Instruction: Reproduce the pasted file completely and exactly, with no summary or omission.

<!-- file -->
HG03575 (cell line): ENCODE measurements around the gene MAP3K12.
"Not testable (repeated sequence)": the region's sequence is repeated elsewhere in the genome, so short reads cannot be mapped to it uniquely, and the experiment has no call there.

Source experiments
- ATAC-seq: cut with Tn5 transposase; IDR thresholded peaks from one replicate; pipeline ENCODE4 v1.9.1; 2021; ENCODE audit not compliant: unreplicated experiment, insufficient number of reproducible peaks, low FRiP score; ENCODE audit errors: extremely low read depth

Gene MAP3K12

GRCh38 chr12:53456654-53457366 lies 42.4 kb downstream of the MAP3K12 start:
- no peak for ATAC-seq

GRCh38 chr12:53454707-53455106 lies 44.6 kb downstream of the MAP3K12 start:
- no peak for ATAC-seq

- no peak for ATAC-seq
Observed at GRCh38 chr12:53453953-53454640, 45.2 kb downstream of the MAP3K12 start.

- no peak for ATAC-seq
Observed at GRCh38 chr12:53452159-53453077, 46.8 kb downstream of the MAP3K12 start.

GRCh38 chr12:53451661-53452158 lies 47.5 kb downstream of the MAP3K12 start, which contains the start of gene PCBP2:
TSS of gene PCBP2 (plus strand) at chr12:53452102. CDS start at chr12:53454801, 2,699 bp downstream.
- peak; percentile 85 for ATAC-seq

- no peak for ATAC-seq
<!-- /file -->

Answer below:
HG03575 (cell line): ENCODE measurements around the gene MAP3K12.
"Not testable (repeated sequence)": the region's sequence is repeated elsewhere in the genome, so short reads cannot be mapped to it uniquely, and the experiment has no call there.

Source experiments
- ATAC-seq: cut with Tn5 transposase; IDR thresholded peaks from one replicate; pipeline ENCODE4 v1.9.1; 2021; ENCODE audit not compliant: unreplicated experiment, insufficient number of reproducible peaks, low FRiP score; ENCODE audit errors: extremely low read depth

Gene MAP3K12

GRCh38 chr12:53456654-53457366 lies 42.4 kb downstream of the MAP3K12 start:
- no peak for ATAC-seq

GRCh38 chr12:53454707-53455106 lies 44.6 kb downstream of the MAP3K12 start:
- no peak for ATAC-seq

- no peak for ATAC-seq
Observed at GRCh38 chr12:53453953-53454640, 45.2 kb downstream of the MAP3K12 start.

- no peak for ATAC-seq
Observed at GRCh38 chr12:53452159-53453077, 46.8 kb downstream of the MAP3K12 start.

GRCh38 chr12:53451661-53452158 lies 47.5 kb downstream of the MAP3K12 start, which contains the start of gene PCBP2:
TSS of gene PCBP2 (plus strand) at chr12:53452102. CDS start at chr12:53454801, 2,699 bp downstream.
- peak; percentile 85 for ATAC-seq

- no peak for ATAC-seq